Donald Trump’s Impulsive, Reckless Trade War Puts America Last
In an almost universally panned move, Donald Trump finally acted on one of his more ill-advised campaign promises by mandating tariffs on steel and aluminum. As a consequence, we have Canada livid at this development and the EU drafting retaliatory measures against the main exports of states which put the current Republican leadership in office. Meanwhile, in his typical style, The Donald proclaims that trade wars are easy to win and good for the economy because he seems to inhabit some bizarro world where no nation can survive not selling something to the United States. All in all, it’s an ugly mess that will do us absolutely no good, and even worse, this all started not as a result of a policy debate, but because Trump was angry and needed to lash out.
The biggest problem with protectionism is that it only works in a country that needs a lot of internal economic development. If you’re looking at having to set up a modern industrial infrastructure, it makes sense to avoid giving every foreign powerhouse easy access to flood your domestic market with finished, relatively cheap product before your domestic producers had a shot at doing so. Then, as your economy grows thanks to internal efforts and more people are skilled and employed, you can lower tariffs and start competing on the world stage. Were the United States a developing economy, we’d be fine with a new tariff because there isn’t much internal trade relying on it yet.
However, America is one of the most mature markets in the world and more than a quarter of our economy depends on international trade directly, with a significant percentage more relying on the ripple effects of that trade. Tariffs meant to hike the price of what have become raw materials for many domestic products doesn’t help our economy, it just ends up imposing an indirect tax on goods we’re used to buying. Reopening old mills, scaling up mines, procuring ore, hiring and training new workers, getting new equipment up and running, and ramping up domestic production would take years due to the complicated logistics involved. In the meantime, companies relying on a steady supply of steel and aluminum will pay higher prices and pass the costs on to you.
JUST IN: Toyota says U.S. tariffs on steel, aluminum will raise costs, therefore prices of cars and trucks sold in America
The other problem is that Trump wanted those tariffs to hit China because, on the campaign trail, he decided that Chinese steel flooding America was the reason why we now have the Rust Belt. This, of course, isn’t true. Canada is by far the number one steel supplier to the United States while China rests at the bottom of the top ten list of steel importers. Instead of landing a blow to a key rival, Trump hit an ally and neighbor, and caught two other friendly nations and yet another neighbor hoping for a healthy relationship with us: Mexico, Brazil, and South Korea. Combined with Canada, these countries provide half of our imported steel. Meanwhile, China supplies just under 3%.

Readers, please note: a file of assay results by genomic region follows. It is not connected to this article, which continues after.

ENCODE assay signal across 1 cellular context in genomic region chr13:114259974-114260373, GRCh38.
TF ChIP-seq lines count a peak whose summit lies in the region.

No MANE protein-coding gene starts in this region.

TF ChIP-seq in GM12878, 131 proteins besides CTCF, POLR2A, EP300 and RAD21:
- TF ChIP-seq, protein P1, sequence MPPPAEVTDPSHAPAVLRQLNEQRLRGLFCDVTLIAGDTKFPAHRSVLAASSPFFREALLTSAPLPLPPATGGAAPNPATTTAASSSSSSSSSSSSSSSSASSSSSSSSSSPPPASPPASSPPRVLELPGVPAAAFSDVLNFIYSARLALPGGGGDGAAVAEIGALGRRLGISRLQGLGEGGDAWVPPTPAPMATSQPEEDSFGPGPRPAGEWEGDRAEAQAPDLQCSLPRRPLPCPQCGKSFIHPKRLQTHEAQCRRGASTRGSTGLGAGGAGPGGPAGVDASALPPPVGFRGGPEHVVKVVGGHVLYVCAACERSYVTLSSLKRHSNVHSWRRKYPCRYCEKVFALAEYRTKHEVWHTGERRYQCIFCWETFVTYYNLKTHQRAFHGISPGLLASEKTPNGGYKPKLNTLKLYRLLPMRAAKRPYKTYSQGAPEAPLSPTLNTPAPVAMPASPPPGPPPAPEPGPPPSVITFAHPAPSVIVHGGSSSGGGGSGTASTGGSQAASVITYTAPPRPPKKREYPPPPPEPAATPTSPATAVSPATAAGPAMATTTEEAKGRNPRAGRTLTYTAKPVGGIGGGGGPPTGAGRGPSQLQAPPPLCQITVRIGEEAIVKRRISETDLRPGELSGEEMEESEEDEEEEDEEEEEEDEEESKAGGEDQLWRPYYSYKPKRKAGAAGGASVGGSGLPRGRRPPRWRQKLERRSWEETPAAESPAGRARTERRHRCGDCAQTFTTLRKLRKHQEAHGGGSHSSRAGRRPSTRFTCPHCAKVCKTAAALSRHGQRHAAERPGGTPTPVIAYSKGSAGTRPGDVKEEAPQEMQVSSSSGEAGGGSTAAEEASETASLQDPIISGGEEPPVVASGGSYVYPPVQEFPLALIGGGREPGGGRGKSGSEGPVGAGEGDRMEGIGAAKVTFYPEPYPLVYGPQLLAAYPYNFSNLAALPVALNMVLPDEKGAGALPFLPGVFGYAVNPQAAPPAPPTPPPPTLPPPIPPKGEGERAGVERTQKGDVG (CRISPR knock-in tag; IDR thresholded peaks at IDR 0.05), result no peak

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Economically speaking, if this was a fight, Trump launched a haymaker and hit four of his friends on the way to delivering a gentle tap on his opponent’s cheek. This is what happens when you rely on cable news pundits for your research and neatly encapsulates the biggest and most pressing problem with this administration. They have very strong feelings about what they want to do and why, but few of these initiatives have any basis in reality or tackle real problems, and not one official seems interested in hearing the real problems and how to best tackle them instead of the imaginary ones. And as we can see, this has real-world consequences that we will end up paying for with our tax dollars and our take-home pay.
The same thing applies to multilateral trade deals. According to Trump, making bilateral trade deals is more lucrative because you can use it to secure better terms. But he again assumes that no other country could ever survive without trading with America and that whatever bilateral deals he gets involved with will be more of a hostage negotiation in which he’s holding all the cards. Yet in the real world, standards of living and technology have improved globally, so a lot of nations can push back on unreasonable terms. And while they explore other markets, we sacrifice potential trade with them and the jobs that would go along with it as the Negotiator in Chief pouts in denial, like an abusive boyfriend assuring his friends that “she’ll be back, I know her, I’m the best she could ever hope to do” when they ask what happened to his ex.
Even in the best case scenario, a bilateral deal establishes rules of economic engagement between two countries. Want to do business with a third? You’re going to have to do that process all over again. If the third country wants to do business with your current partner, their bilateral deal can easily cut you out of certain lucrative, high-value areas with a better, more generous offer on key points, and suddenly, your bilateral trade deal isn’t worth much. This is why America had pivoted towards multilateral deals. Instead of cloak and dagger and sweetheart pacts that may be very short-lived, these agreements develop more than just two way trade; they develop a common market that gives all of the participants easy, quick access, and makes economic backstabbing harder to pull off as so many eyes are watching and will be able to spot it.